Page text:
All safety valves shall be tested frequently and at regular intervals to determine whether they are in good operating condition. It is recommended that safety valves up to and including 200 psi setting shell be tested at least monthly. Discharge pipes from safety valves and rupture discs installed on air tanks shall have a cross-sectional area at least equal to the combined outlet areas of all valves discharging into them, and shall be designed and installed so that there will be no interference with the proper operation or discharge capacity of the safety valve or rupture disc. No valve of any description shall be permitted in these discharge pipes. All discharge pipes shall be fitted with open drains which will prevent the accumulation of liquid above the safety valve seat or rupture disc. Discharge pipes shall be installed and supported in a manner that will prevent undue stresses on the safety valve or rupture disc. The discharge from all safety valves and rupture discs shall be led to a safe place of discharge.
Each air receiver shall be equipped with a suitable pressure-indicating gauge with the dial graduated to not less than 1.2 times the pressure at which the safety relief valve is set to function.
Each receiver shall be equipped with a manually operated, valve drain located at the lowest point in the receiver where water can collect. Even automatic drains should be equipped with a manually operated bypass. It is recommended that the receiver be drained once each day of operation.
Piping and components attached to the receiver should be installed
with adequate support and provisions for expansion and vibration dampening
to prevent excessive loading on the receiver. This should be done utilizing
flexible connections at the vessel inlet and outlet(s). It is also recommended
that excessively long runs of piping, if used, should be adequately
supported and provided with shock isolators to minimize fatigue loads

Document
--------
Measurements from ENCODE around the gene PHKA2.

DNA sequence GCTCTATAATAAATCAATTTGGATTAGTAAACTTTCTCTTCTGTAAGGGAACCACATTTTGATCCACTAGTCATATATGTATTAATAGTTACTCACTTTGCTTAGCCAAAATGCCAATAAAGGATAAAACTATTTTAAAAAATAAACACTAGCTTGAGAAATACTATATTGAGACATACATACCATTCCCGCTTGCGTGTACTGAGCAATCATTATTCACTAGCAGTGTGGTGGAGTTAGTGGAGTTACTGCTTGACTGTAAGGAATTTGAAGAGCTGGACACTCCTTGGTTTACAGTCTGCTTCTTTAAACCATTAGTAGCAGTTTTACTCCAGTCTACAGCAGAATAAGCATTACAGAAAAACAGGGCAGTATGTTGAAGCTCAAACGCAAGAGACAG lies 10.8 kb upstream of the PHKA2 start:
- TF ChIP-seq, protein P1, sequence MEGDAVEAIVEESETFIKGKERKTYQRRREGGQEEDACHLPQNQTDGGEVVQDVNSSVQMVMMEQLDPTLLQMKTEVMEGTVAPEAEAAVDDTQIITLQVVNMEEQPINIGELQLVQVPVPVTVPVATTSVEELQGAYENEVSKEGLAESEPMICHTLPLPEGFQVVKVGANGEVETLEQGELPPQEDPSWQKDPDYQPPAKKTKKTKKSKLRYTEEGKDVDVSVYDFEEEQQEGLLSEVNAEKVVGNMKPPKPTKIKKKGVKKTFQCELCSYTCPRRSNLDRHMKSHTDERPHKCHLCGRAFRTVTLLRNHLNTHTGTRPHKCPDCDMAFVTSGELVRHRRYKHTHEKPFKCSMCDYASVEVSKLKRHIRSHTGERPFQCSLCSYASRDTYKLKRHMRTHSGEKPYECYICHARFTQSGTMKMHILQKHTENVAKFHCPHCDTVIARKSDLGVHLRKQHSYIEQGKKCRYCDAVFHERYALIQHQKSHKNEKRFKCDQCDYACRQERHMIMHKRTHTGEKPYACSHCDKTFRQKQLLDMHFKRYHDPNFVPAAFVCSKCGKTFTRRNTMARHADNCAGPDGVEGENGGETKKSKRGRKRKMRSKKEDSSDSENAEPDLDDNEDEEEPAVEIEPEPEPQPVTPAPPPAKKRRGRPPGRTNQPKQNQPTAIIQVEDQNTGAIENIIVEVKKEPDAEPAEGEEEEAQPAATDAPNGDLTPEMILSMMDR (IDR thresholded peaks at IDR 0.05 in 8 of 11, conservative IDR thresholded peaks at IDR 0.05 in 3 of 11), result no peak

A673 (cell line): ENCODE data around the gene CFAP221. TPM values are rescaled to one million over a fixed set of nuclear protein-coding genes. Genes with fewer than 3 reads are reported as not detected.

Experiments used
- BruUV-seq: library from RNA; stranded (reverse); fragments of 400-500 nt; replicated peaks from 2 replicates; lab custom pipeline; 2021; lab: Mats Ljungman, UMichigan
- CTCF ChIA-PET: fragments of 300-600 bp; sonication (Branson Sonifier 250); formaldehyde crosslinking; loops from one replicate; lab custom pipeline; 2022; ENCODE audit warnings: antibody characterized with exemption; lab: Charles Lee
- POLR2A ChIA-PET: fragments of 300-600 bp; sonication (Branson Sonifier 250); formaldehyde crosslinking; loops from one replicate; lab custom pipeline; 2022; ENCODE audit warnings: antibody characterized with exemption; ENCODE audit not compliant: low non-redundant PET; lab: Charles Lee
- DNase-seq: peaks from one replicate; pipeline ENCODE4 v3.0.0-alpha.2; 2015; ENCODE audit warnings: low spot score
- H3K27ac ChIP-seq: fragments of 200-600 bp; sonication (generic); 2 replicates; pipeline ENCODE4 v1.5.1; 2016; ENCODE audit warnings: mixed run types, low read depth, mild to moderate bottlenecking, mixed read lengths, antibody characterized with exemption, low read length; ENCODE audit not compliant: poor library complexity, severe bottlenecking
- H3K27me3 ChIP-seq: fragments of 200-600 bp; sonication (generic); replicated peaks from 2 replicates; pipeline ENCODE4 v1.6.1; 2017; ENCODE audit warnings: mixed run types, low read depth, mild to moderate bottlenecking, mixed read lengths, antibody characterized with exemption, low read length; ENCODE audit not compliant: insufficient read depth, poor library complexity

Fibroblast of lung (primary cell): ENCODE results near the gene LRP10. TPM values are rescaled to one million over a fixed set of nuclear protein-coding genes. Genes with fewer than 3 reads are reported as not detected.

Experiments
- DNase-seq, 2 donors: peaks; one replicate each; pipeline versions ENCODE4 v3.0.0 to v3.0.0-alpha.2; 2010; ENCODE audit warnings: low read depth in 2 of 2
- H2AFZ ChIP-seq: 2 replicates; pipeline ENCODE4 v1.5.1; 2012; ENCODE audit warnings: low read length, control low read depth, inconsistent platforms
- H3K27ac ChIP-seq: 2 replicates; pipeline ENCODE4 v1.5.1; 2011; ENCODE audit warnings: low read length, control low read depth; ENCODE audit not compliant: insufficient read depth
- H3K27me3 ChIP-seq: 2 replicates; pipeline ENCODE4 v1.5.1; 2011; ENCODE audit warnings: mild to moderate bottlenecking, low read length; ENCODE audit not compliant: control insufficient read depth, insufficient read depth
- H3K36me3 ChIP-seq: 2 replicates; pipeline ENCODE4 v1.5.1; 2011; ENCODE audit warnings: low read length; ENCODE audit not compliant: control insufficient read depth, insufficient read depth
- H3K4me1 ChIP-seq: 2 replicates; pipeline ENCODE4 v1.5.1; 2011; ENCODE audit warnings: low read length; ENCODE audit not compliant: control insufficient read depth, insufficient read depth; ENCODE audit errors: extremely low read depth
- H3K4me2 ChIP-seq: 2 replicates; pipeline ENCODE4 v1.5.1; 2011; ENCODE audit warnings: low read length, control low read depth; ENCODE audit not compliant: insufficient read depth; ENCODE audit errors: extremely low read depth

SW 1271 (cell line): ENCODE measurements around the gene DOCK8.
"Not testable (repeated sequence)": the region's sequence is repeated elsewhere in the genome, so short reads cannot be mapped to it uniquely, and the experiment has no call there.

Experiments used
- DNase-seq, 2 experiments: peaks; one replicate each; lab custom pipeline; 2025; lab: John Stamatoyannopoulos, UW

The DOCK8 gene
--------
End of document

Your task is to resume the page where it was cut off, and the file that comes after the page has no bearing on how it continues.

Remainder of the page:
from being transmitted back to the receiver.
Piping from the receiver to the first shut off valve must be rated extra-heavy. Plastic piping or tubing must never be used in any air distribution system.
Air receivers shall be so installed that all drains, handholes, inspection plugs and manholes therein be easily accessible. Receivers should be installed with sufficient clearance to permit a complete external inspection and in such a manner to avoid corrosion of external surfaces. Under no circumstances shall the receiver be buried underground or located in an inaccessible place or location.
Mounting of the horizontal and vertical tanks of all sizes require installations that are in accordance with approved National Standards. This could include foundations and bolting to meet wind or seismic loading. Detailed designs for mounting are available to meet all design requirements.
In most jurisdictions, a permit to operate an air receiver is required when located in public places and places for employment. Once granted, the receiver is re-inspected at intervals in accordance with the local laws. This may be yearly or every three years but should not be more than every five years. These inspections are performed by the local jurisdiction or insurance company representative, who are commissioned by the National Board of Boiler and Pressure Vessel Inspectors. Regardless of jurisdictions, it is the responsibility of the user/owner of the air tank to assure that the vessel has not deteriorated by erosion or corrosion.